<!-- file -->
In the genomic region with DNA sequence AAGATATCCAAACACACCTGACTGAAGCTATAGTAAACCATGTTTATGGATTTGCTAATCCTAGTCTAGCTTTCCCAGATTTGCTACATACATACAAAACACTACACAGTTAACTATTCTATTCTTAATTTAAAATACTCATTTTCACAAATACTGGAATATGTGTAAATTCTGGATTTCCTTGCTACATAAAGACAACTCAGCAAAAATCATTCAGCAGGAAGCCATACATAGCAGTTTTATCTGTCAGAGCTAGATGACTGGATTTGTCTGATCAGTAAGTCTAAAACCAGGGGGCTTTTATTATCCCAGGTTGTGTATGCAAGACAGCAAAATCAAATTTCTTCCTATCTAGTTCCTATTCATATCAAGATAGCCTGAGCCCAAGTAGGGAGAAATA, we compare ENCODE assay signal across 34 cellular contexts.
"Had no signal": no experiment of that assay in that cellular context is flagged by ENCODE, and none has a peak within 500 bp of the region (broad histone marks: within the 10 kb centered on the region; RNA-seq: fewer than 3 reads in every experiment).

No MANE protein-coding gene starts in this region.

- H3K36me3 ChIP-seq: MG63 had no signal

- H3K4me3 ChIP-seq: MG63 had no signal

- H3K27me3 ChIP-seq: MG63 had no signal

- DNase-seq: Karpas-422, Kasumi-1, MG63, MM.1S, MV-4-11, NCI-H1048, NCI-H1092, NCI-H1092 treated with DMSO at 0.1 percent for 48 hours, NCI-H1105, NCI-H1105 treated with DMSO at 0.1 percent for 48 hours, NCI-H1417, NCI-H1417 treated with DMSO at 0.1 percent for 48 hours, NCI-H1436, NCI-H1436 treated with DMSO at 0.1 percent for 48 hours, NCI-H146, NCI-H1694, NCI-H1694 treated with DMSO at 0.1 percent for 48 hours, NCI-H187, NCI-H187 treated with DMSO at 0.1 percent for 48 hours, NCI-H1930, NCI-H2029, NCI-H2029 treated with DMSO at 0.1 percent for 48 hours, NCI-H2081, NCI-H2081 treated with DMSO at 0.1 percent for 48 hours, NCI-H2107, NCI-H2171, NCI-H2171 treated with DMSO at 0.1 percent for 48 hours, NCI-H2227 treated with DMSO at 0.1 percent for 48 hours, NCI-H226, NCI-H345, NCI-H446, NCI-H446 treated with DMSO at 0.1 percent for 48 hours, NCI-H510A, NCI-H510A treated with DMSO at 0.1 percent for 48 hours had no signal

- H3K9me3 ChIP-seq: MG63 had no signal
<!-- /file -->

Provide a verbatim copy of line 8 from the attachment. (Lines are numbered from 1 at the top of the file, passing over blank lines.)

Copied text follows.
- H3K9me3 ChIP-seq: MG63 had no signal